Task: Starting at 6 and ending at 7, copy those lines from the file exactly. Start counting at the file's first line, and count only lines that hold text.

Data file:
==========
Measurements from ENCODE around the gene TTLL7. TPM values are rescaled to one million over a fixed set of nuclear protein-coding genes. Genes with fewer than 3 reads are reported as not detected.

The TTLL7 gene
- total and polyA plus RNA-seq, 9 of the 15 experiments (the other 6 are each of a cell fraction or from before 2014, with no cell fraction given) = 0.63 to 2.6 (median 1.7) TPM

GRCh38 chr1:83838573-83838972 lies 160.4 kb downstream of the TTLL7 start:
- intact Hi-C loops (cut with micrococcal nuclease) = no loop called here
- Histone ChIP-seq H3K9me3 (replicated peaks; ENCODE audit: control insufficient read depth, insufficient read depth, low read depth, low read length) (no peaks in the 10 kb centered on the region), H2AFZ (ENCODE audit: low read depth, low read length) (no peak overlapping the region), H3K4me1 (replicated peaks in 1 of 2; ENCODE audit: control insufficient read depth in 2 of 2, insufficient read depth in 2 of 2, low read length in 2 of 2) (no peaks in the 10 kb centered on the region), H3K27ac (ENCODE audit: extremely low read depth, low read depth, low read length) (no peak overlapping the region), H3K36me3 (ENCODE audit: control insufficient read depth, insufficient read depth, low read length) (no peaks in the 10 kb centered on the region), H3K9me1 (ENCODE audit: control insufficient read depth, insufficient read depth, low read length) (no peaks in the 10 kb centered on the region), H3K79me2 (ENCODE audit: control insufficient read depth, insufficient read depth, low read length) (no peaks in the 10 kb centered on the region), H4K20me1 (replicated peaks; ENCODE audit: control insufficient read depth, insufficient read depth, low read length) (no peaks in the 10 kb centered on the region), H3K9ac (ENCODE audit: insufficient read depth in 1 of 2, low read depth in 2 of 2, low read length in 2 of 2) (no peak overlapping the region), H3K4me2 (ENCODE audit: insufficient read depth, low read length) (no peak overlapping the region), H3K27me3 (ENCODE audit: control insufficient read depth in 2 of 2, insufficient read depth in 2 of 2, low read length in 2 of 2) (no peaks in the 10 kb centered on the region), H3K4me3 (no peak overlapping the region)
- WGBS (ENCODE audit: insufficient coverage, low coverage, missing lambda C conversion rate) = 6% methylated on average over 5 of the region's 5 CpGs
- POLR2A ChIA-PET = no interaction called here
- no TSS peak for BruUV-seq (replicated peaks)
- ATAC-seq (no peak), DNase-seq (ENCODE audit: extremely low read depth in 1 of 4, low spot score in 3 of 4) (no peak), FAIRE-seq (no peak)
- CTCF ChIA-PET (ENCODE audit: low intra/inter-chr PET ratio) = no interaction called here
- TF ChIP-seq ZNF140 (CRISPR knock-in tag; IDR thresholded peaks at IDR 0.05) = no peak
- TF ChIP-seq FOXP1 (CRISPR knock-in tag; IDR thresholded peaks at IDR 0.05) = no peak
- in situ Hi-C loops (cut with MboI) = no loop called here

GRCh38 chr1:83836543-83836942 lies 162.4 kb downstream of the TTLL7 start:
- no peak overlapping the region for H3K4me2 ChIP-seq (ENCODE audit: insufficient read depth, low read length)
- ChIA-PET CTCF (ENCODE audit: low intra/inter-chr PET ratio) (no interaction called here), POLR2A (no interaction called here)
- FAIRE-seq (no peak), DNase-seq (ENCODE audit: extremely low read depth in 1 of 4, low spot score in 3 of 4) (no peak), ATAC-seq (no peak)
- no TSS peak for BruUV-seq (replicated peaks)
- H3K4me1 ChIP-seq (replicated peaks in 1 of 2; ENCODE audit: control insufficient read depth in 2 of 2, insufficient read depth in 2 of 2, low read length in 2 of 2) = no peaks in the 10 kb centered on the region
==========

- Histone ChIP-seq H3K9me3 (replicated peaks; ENCODE audit: control insufficient read depth, insufficient read depth, low read depth, low read length) (no peaks in the 10 kb centered on the region), H2AFZ (ENCODE audit: low read depth, low read length) (no peak overlapping the region), H3K4me1 (replicated peaks in 1 of 2; ENCODE audit: control insufficient read depth in 2 of 2, insufficient read depth in 2 of 2, low read length in 2 of 2) (no peaks in the 10 kb centered on the region), H3K27ac (ENCODE audit: extremely low read depth, low read depth, low read length) (no peak overlapping the region), H3K36me3 (ENCODE audit: control insufficient read depth, insufficient read depth, low read length) (no peaks in the 10 kb centered on the region), H3K9me1 (ENCODE audit: control insufficient read depth, insufficient read depth, low read length) (no peaks in the 10 kb centered on the region), H3K79me2 (ENCODE audit: control insufficient read depth, insufficient read depth, low read length) (no peaks in the 10 kb centered on the region), H4K20me1 (replicated peaks; ENCODE audit: control insufficient read depth, insufficient read depth, low read length) (no peaks in the 10 kb centered on the region), H3K9ac (ENCODE audit: insufficient read depth in 1 of 2, low read depth in 2 of 2, low read length in 2 of 2) (no peak overlapping the region), H3K4me2 (ENCODE audit: insufficient read depth, low read length) (no peak overlapping the region), H3K27me3 (ENCODE audit: control insufficient read depth in 2 of 2, insufficient read depth in 2 of 2, low read length in 2 of 2) (no peaks in the 10 kb centered on the region), H3K4me3 (no peak overlapping the region)
- WGBS (ENCODE audit: insufficient coverage, low coverage, missing lambda C conversion rate) = 6% methylated on average over 5 of the region's 5 CpGs